Scientific evidence should be derived autonomously through objective, established methods and subject to scientific and ethical review, to avoid “the misuses or abuses of … information for political purposes or inefficient regulation due to overestimation of scientific sources” [(8), p. 147]. Conflicts of interest must be identified and resolved so that actors at the science–policy interface have clear lines of accountability for the consequences of their decisions.
Models may be developed independently, but are likely to be influenced by direct or indirect dialogue with policymakers, which may create unintended opportunities for them to become tools for policy-based evidence making, rather than evidence-based policymaking (9). Although mathematics is often assumed to be “free of ideological or ethical issues” [(10), p. 2], model frameworks are typically informed by how modelers perceive the system at risk, translate knowledge into quantitative parameters (11, 12), prioritize inclusion or exclusion of different drivers of influence and transparently compose, and transcribe and share the mathematical code and data for the construction of a model framework (10). Specific modeling approaches have cultural histories associated with individuals, institutions, and preferences of funding bodies that heavily influence and impact upon model framework selection, subsequent model evaluation, and their ability to be objectively critiqued (13). Consensus between multiple, seemingly “independent” models may not be meaningful if data sources and cultural history are shared between modeling groups (14).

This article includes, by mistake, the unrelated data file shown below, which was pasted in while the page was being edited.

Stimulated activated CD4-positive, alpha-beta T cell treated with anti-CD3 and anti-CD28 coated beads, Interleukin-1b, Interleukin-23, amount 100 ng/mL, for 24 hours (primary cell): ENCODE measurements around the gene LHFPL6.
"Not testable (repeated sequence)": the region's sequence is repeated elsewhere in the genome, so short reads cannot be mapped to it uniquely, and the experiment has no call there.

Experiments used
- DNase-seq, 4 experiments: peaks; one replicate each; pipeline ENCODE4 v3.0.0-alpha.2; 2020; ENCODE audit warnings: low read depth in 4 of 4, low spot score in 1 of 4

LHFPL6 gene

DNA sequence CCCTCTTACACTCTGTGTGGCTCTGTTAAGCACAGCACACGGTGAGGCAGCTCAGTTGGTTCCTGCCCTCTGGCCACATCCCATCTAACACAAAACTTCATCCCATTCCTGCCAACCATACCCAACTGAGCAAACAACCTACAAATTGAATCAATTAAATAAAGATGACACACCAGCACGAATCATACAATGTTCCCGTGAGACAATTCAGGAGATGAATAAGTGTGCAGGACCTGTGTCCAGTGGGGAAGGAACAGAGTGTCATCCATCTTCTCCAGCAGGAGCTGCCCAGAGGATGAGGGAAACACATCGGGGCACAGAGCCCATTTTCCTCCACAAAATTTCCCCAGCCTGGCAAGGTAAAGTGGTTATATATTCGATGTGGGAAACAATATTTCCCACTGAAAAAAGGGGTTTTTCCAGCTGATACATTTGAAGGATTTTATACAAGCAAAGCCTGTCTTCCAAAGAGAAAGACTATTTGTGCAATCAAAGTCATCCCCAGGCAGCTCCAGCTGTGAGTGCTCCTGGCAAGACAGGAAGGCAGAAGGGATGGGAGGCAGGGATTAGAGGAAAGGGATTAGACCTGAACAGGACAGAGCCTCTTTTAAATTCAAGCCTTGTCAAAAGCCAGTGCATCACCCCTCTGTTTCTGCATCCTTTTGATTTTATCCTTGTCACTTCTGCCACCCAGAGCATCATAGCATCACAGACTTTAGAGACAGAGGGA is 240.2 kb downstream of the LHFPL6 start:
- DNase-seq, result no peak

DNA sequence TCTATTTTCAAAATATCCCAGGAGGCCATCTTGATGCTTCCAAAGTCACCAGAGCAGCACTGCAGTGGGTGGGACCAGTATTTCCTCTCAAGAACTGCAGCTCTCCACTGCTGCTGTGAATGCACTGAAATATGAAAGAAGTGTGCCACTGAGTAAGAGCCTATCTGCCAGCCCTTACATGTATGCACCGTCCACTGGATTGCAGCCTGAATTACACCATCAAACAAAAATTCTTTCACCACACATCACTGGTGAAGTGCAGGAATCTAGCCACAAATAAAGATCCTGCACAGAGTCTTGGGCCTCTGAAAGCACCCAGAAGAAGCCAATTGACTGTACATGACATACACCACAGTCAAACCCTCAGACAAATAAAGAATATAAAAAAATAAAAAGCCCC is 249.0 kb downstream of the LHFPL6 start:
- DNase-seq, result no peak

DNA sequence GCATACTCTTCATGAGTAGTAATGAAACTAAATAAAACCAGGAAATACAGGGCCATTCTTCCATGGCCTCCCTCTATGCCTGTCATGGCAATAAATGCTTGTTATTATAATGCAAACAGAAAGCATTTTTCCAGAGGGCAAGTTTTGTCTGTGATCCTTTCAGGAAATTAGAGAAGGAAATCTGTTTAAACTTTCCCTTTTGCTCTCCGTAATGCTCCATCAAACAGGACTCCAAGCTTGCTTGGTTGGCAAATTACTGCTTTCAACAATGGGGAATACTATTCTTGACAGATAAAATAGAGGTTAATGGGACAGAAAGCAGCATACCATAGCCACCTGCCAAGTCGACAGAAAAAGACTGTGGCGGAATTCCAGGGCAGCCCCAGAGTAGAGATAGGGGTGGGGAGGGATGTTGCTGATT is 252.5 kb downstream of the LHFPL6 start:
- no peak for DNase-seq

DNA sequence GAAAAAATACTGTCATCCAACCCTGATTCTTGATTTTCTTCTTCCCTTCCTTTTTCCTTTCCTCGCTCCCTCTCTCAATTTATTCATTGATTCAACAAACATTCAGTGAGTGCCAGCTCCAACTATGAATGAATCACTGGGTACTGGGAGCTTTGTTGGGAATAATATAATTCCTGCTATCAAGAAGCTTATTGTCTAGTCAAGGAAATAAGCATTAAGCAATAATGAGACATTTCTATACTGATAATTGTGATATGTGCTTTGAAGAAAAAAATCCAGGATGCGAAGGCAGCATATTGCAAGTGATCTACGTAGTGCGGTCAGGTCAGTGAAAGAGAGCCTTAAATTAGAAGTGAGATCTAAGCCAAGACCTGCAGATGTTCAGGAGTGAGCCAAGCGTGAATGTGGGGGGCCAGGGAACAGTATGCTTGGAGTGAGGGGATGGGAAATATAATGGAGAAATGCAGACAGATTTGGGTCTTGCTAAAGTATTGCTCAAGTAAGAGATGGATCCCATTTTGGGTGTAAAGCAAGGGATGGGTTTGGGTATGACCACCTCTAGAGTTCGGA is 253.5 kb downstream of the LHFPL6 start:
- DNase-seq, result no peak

Transparency refers to the clear documentation of the scientific approach so that methods are robust, repeatable, and reproducible, and outcomes are clearly communicated and understood. This documentation includes information about conflicts of interest, constraints, or biases affecting data collection and interpretation (e.g., intersectional analysis of the effect of class, racial, ethnic, gender, or sexual categorizations) and any assumptions or uncertainties inherent in the modeling process.